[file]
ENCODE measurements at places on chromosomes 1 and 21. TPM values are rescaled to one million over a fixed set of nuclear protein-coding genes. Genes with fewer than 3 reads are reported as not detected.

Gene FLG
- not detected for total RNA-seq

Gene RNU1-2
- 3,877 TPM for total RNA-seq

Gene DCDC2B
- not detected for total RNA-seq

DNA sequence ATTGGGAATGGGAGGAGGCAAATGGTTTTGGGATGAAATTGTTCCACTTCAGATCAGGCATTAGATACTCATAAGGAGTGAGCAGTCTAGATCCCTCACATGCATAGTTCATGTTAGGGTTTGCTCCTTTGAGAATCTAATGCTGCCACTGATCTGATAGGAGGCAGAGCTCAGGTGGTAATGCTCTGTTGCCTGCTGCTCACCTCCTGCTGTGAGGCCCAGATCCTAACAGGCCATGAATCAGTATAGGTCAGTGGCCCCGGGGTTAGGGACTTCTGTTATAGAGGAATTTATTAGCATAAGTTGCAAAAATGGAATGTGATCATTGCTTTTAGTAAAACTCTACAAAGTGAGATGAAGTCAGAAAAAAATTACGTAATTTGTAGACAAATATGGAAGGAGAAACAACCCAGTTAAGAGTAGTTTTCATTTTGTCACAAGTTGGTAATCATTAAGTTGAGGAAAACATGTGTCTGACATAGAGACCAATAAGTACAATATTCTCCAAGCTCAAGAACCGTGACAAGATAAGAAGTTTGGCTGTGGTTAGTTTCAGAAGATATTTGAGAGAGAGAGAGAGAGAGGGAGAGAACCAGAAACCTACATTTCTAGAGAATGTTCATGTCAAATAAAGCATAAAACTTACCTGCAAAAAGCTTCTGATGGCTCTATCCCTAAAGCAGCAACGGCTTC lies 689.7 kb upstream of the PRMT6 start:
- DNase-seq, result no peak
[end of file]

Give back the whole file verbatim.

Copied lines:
ENCODE measurements at places on chromosomes 1 and 21. TPM values are rescaled to one million over a fixed set of nuclear protein-coding genes. Genes with fewer than 3 reads are reported as not detected.

Gene FLG
- not detected for total RNA-seq

Gene RNU1-2
- 3,877 TPM for total RNA-seq

Gene DCDC2B
- not detected for total RNA-seq

DNA sequence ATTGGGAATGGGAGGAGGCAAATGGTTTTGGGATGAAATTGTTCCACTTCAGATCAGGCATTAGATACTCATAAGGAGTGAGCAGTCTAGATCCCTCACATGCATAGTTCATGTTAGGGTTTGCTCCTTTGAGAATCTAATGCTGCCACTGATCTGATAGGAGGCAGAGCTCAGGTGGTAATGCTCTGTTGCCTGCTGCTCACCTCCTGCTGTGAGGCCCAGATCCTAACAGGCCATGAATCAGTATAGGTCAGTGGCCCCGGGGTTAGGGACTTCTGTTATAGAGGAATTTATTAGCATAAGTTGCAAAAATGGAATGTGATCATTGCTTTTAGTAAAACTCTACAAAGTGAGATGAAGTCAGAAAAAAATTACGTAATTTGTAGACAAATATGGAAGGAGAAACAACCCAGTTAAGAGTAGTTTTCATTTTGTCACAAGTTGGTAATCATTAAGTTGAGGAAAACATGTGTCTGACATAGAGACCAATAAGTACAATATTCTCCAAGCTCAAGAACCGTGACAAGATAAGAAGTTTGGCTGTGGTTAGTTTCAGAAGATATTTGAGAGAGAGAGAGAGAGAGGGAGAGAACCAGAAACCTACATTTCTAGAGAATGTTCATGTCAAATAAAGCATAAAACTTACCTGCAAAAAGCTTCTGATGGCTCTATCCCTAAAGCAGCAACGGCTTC lies 689.7 kb upstream of the PRMT6 start:
- DNase-seq, result no peak